Deciding When it’s Time to Sell a Real Estate Holding From Your Self-Directed IRA

Estimated reading time: 3 minutes

Sell a Real Estate HoldingEven if you’re a firm believer in the value of a “buy and sell” investing philosophy, you’ll still likely agree that there are times when it’s appropriate to sell an investment from your portfolio. And given the effort and transaction costs that go into real estate investment transactions, it’s important to be confident that you exit from a real estate holding when the time is right. Here are some considerations you’re certain to make when conducting your analysis.

You Need the Liquidity.You may decide that it’s time to sell a particular piece of real estate from your self-directed IRA if you need the liquidity. Unlike other types of investments, most real estate holdings are an “all or nothing” proposition. In other words, whereas you can pare down your investments in a particular stock by selling a portion of your shares, you usually have to sell your entire piece of real estate outright in order to exit the investment.

If your financial situation or your overall investment strategy dictates that you have more cash available in your self-directed IRA, then selling a real estate holding might be the best path towards improved liquidity.

Market Conditions Have Significant Changes. When real estate market conditions change significantly, the best financial decision may be to sell your real estate holdings. For example, this might be because the relevant market for the real estate you hold is no longer strong, and you’d rather have your account funds working for you in a different asset class.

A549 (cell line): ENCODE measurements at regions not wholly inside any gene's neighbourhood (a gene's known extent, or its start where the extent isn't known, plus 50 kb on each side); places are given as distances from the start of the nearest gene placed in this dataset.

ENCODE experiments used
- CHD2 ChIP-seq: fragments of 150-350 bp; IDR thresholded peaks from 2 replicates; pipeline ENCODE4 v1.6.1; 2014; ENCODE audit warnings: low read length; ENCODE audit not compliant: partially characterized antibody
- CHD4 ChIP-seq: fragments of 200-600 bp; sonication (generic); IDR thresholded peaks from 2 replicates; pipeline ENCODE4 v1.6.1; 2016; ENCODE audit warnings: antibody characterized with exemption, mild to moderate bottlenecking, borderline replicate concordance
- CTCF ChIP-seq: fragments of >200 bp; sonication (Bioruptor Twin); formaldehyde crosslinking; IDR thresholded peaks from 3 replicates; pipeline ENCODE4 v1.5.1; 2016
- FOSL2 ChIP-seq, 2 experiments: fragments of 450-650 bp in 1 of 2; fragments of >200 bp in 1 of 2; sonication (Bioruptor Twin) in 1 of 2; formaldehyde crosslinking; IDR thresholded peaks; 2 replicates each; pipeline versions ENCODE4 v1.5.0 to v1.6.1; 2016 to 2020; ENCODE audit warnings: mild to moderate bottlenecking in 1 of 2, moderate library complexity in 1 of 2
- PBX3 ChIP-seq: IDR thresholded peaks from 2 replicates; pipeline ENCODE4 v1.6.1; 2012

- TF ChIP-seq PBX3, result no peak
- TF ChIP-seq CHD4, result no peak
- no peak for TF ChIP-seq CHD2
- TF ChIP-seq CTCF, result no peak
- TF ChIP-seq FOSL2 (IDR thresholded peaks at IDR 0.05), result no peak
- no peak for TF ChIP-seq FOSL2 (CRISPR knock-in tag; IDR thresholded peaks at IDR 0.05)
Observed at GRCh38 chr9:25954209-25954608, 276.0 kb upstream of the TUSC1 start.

On the other hand, you might believe the real estate market has gotten overheated, and that the market value for a piece of property you hold is significantly in excess of its intrinsic value. This might dictate an immediate liquidation so that you can take advantage of the favorable market conditions.

Your Investment Assumptions Have Changed. When you used your self-directed IRA to make the initial real estate investment, you had a number of assumptions in mind. Perhaps you bought a distressed property in a location that you thought would turn around economically within the next five or 10 years. Or maybe you bought a multi-family unit based on assumptions of the cash flow it would generate for your self-directed IRA. But if you’ve found that your assumptions aren’t holding true, you may determine that it’s best to exit that particular real estate investment and direct your funds elsewhere.

Things are Going According to Plan. Finally, you simply may decide that it’s time to sell a real estate holding from your self-directed IRA because things have gone according to plan. If you initially made the investment looking for a particular amount of capital appreciation, and you’ve now reached that amount, you may choose to follow through on your initial plan to sell.

If you aren’t familiar with some of the administrative steps necessary to purchase or sell real estate within a self-directed IRA, contact Quest Trust Company today.

Check out how Quest Trust Company helps in investment decisions with Self Directed IRA. Click here to know more.

Buying Investment Real Estate in a Different State

Estimated reading time: 3 minutes